Hudson stormwater utility bylaw update passes

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Hudson stormwater utility bylaw update passes
Hudson Town Hall stands at 78 Main Street. Town Meeting recently voted to add a section to town bylaws pertaining to a stormwater utility. (Photo/Laura Hayes)

HUDSON — The 2023 Annual Town Meeting passed Article 1, which added a new section in the Hudson bylaws pertaining to stormwater utility. 

The impact is that the Department of Public Works will be able to establish a stormwater management program that will be funded by a utility fee.

On May 1, Department of Public Works Director Eric Ryder explained that the article’s purpose was to establish groundwork for a financially sustainable program. At the 2022 Fall Town Meeting, a feasibility study was done, and a stormwater enterprise fund was created.

Ryder said there was public engagement at the Hudson Senior Center and condominium associations to present the article’s contents. As Ryder described, the needs called for updates to aging infrastructure; maintaining regulatory compliance; continuing operation and maintenance; and cleaning catch basins.

Hudson has an estimated $88 million in assets, including 107 culverts – four of which failed – and 224 outfalls and 3,436 catch basins that are required to be cleaned. In addition, there have been several culvert replacement projects on Cox Street and the Main Street bridge area, which are part of the $1.1 million spent each year.

The utility user fee goes into the enterprise fund, Ryder said. 

“It’s [a] stable, dedicated funding source based on approved rates,” he added.

Without the fee, he said they would need an override or have to cut the budget. The fee is based on the amount of impervious area, or a hard area that does not allow water to seep into the ground. There are two set fees, $99 per year and $139 per year, which applies to an area with a larger burden to stormwater catch basins.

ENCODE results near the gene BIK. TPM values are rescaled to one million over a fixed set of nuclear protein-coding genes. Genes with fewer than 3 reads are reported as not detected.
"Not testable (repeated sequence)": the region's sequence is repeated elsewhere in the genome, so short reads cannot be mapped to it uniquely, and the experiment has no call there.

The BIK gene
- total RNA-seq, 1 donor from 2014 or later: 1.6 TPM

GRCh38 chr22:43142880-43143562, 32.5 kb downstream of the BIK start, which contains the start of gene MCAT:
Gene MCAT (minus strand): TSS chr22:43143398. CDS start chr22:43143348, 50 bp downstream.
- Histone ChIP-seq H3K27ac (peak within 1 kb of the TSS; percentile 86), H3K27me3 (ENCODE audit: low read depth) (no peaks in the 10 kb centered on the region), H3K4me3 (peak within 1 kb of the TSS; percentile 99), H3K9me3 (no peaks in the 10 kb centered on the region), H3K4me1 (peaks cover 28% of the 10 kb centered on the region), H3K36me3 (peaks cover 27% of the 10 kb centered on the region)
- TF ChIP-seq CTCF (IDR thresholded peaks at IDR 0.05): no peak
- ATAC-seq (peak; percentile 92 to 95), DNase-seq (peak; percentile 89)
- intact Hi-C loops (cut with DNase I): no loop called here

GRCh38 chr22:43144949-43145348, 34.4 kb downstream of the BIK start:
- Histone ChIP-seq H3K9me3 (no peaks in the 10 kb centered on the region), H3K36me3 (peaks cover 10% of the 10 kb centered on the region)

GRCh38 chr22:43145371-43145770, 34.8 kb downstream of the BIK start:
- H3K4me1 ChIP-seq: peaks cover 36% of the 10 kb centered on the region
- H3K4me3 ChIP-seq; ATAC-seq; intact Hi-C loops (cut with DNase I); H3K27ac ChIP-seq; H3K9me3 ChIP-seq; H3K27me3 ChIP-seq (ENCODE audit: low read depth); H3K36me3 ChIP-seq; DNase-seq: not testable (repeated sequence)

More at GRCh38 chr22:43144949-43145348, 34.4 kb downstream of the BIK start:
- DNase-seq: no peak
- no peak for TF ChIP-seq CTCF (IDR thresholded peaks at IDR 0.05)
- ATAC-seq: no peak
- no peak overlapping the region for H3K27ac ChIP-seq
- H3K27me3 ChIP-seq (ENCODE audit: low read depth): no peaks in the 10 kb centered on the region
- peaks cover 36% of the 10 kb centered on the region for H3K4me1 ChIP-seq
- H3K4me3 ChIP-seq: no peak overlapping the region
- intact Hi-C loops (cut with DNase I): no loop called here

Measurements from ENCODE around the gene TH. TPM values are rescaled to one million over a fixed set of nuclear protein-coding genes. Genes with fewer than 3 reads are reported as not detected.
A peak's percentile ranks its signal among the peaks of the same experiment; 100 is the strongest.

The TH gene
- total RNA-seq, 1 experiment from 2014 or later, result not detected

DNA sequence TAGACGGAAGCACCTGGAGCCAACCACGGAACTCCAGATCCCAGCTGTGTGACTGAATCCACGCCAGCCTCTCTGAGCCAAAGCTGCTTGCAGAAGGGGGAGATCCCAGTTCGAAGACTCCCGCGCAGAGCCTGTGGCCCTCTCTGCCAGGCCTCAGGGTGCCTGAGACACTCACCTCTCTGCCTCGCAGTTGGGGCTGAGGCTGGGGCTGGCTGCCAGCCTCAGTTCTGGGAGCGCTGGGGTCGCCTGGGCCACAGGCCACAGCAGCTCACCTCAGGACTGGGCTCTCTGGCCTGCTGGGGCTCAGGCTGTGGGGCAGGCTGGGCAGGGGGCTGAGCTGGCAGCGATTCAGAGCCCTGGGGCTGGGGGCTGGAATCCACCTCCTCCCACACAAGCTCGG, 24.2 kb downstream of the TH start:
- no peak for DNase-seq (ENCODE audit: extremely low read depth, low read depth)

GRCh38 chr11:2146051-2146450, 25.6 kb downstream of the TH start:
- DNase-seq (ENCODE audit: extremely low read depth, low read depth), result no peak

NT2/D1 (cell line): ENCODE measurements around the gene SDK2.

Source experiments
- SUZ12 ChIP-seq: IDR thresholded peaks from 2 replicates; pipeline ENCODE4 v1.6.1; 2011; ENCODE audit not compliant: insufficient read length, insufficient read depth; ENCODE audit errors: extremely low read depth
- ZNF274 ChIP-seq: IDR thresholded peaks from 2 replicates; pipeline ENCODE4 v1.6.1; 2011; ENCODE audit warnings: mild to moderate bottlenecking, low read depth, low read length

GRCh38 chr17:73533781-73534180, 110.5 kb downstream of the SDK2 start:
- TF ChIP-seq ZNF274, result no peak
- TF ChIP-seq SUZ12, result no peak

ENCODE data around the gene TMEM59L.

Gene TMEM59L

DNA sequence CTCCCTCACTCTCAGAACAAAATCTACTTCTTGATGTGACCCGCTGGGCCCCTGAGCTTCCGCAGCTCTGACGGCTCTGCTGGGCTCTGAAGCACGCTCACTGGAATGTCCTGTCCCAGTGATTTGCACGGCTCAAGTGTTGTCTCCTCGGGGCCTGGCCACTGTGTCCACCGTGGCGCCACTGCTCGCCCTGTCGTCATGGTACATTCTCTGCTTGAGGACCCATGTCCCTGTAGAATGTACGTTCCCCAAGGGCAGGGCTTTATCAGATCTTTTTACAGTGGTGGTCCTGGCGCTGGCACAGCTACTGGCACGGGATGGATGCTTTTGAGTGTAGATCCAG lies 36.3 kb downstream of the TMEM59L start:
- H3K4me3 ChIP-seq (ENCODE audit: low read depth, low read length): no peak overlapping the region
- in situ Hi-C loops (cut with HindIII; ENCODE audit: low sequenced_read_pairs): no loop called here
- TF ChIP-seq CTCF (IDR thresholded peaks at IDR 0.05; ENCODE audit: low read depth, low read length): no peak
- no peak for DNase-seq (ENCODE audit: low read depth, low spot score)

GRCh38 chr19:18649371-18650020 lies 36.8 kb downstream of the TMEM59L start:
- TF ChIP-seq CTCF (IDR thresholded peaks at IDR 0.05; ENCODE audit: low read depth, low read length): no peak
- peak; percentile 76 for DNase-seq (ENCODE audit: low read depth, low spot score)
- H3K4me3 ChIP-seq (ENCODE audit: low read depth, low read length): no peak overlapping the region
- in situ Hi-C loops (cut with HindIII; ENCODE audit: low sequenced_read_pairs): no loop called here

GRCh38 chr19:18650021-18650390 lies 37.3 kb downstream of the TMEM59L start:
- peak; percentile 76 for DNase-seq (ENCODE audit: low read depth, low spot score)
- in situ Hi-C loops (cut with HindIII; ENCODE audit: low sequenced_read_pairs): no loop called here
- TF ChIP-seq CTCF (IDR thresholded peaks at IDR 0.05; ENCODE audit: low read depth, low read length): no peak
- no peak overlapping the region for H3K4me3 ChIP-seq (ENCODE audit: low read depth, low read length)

He said only about 18% of the Hudson residents would see the $139 fee and the rest would fall under the smaller fee. If there was an override, it would cost the average taxpayer $171 per year.

The article garnered support and raised questions for residents.

John Parent said both the Finance Committee and the Select Board supported the article, and knowing how they work, he knew that they would take “extra care” in considering it.

He added, “Anything that affects the citizens, the residents of the town has a special interest for both boards. So when you see that they made a unanimous recommendation, that should carry some weight.”

These boards must ask what is in the best interest for the town of Hudson, he noted. That is why he believed those in attendance should support the article. He noted the enterprise fund defines that funds can only be used for stormwater needs, as opposed to having unused money being put into the general fund and used for other things.

He said it comes down to having clean drinking water, which he called a “real big deal.” 

Joe Marinelli said while stormwater management is important, he believed the town can remain in compliance with other funding avenues, like Proposition 2 1/2.

He added, “This is simply an end-run around Proposition 2 1/2. We can look at what we’re spending. We can spend less somewhere else.”

Several capital items passed in Article 4 as well. The total $1,615,248 in capital projects would be funded through free cash and included boiler replacements at C.A. Farley Elementary School for $398,000, three police cruisers and a Ford Mustang electronic vehicle for a combined $270,500, a utility C-4 truck for $165,000 and police storage and server replacement for $154,562.

For the DPW, there were several capital projects, such as roadway resurfacing for $300,000, the DPW garage environmental analysis and survey for $60,000, a Ford F-150 Lightning EV for $58,000 and EV charging infrastructure for $30,000.

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One article concerning the proposed stormwater management program passes, but the other was passed over

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